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The Phoenix Open is drunk - and that's just fine

"You don't have to be crazy to live here, but it helps." -- Dr. Seuss

The Arizona Republic-USA TODAY Sports

SCOTTSDALE, AZ — For 51 weeks out of the year, life as a PGA Tour professional is simple enough. They arrive in a city on Monday or Tuesday, get in a couple of practice rounds, and then attempt to play golf better than 130 other guys from Thursday through Sunday.

Sometimes they take a week off. Sometimes they take two. But for the most part, the calendar of a professional golfer is filled with tournaments all across the country - different in name, but all the same in nature.

Except one.


The Stadium Course at TPC Scottsdale is about a 30 minute drive from Sky Harbor International airport in downtown Phoenix. Jump on the 101, drive past the hundreds of chain restaurants and shopping centers that litter the city of Scottsdale, and eventually you will stumble upon the site of the Waste Management Phoenix Open.

Designed by Tom Weiskopf and Jay Morrish, the Stadium Course was one of the first in the United States to be constructed for the main purpose of hosting a PGA event.

The result was a beautiful 7,200 yard course, complete with wavy fairways and white-sand bunkers. Over half of the holes play towards the picturesque McDowell Mountain Range, giving competitors the feeling that they are playing golf in the middle of a postcard.

In just 30 years, the course has already given players and spectators alike numerous memories. While the track has endured a few changes - some minor, some a little bigger - everything is largely in the same spot as it was when ground was broken back in 1986.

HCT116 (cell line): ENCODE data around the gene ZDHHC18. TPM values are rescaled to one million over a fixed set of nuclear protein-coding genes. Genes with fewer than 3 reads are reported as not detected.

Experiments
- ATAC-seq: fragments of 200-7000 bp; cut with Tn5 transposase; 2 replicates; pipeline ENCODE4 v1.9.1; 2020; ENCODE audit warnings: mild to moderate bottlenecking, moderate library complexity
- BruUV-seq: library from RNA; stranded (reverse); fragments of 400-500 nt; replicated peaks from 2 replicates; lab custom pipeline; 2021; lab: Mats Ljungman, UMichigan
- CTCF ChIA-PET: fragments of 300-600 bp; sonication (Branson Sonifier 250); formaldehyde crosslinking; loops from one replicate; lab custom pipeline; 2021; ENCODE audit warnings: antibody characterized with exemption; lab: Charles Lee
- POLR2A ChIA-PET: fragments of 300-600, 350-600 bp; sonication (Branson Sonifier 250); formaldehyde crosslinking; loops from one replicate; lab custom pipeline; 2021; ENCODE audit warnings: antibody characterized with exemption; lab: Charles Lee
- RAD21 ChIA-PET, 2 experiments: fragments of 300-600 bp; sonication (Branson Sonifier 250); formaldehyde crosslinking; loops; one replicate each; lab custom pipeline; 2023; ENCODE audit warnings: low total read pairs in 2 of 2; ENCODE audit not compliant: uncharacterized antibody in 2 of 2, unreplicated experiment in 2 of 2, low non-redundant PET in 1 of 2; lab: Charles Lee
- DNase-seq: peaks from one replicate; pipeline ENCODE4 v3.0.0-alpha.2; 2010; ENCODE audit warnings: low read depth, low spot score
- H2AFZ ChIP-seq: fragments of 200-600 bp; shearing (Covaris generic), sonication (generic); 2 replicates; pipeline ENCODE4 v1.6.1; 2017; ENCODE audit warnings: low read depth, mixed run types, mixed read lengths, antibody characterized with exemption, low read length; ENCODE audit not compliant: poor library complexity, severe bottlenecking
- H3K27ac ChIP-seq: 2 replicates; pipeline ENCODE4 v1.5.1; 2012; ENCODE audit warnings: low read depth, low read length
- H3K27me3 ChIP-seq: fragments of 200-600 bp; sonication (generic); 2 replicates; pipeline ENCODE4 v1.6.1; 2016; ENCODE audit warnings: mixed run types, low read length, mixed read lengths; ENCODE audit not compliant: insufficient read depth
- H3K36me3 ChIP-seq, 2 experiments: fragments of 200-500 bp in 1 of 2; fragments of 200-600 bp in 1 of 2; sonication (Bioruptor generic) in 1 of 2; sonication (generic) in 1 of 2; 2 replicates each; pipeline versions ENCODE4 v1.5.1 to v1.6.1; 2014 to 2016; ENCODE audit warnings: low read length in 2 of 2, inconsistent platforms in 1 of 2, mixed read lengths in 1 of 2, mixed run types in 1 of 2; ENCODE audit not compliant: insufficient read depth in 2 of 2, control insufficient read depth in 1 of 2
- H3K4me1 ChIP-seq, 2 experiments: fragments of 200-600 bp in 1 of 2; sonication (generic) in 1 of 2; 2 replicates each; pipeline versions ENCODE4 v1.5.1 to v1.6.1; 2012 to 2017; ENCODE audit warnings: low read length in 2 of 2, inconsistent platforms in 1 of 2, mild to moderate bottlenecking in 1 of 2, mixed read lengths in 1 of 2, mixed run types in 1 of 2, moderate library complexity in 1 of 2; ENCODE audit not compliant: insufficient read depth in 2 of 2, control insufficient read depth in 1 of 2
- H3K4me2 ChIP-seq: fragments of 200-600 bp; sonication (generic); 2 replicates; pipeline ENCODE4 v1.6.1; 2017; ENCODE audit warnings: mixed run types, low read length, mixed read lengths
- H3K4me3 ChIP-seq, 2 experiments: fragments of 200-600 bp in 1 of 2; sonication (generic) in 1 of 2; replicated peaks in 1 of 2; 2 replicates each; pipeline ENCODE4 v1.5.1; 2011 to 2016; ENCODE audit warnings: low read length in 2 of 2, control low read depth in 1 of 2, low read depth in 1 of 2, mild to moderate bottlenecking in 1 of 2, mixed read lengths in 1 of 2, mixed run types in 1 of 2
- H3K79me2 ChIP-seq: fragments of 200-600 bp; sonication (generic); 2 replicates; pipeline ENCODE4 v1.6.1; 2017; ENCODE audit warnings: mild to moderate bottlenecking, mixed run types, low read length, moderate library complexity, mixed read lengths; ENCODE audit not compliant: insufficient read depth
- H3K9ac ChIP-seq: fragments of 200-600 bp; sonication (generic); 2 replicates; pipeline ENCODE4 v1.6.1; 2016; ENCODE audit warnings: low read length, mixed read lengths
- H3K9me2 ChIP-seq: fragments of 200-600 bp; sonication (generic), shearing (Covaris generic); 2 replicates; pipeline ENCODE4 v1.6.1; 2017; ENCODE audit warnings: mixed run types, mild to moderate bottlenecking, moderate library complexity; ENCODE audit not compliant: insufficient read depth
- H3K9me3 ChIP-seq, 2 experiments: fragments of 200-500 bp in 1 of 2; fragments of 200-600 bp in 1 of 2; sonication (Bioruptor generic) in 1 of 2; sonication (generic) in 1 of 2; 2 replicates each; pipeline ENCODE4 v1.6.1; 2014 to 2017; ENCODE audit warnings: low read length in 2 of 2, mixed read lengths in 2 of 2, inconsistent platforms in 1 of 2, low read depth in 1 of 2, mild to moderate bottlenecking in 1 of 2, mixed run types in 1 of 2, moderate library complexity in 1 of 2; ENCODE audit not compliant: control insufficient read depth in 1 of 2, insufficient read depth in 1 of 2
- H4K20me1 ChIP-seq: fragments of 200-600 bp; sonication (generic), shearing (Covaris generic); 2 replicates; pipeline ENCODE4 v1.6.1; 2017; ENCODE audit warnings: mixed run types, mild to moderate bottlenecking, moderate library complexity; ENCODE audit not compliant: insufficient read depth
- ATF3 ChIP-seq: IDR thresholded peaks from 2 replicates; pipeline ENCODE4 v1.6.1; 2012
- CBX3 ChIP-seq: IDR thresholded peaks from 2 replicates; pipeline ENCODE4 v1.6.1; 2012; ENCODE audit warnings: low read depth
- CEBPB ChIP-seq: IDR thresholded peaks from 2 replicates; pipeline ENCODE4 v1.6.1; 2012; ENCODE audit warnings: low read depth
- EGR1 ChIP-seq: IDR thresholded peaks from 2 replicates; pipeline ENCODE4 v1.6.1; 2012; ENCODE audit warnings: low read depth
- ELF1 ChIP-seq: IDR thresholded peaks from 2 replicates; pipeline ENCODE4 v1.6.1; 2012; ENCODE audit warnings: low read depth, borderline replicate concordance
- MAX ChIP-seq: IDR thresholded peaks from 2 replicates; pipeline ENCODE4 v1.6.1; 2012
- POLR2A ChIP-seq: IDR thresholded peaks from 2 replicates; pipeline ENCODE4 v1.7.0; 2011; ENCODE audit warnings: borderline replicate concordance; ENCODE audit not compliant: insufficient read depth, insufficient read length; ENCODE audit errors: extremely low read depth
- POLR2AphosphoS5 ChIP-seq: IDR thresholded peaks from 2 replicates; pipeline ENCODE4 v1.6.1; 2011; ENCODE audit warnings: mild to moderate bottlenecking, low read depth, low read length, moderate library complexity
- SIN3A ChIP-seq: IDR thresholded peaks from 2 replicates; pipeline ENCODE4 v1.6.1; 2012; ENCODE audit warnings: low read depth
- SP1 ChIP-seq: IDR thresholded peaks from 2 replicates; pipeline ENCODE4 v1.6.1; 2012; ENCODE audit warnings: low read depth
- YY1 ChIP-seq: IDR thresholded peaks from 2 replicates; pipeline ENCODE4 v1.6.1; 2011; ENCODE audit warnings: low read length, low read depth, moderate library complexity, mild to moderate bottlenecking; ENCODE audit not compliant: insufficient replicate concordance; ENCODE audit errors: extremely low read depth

You can walk the desert waste area on No. 13 and stand in the same spot where a number of fans helped Tiger Woods move a seemingly unmovable boulder. Fans sitting beside the green at No. 17 are in the same spot where the first ever hole-in-one on a par-4 in PGA Tour history was recorded.

And then of course, there's the par-3 16th.

Playing at just over 160 yards, the short hole used to naturally attract fans who were interested in seeing the possibility of an ace or birdie. By the mid-1990's, No. 16 had become an entire event in and of itself, known for its large (and intoxicated) crowds. And on one Saturday in 1997, it grew even larger.

Tiger's ace transformed the Phoenix Open from a popular golf tournament into something completely different. It quickly became one of the top sporting events in the country, with attendance spiking to 467,600 for the 1998 tournament.

Corporate suites were soon added behind the tee box and to the right and left of the fairway on No. 16, and not long thereafter were grandstands erected behind the green. That brought the total capacity on the hole to approximately 20,000, meaning it is not only the lone fully enclosed hole on tour, but also the most well-attended.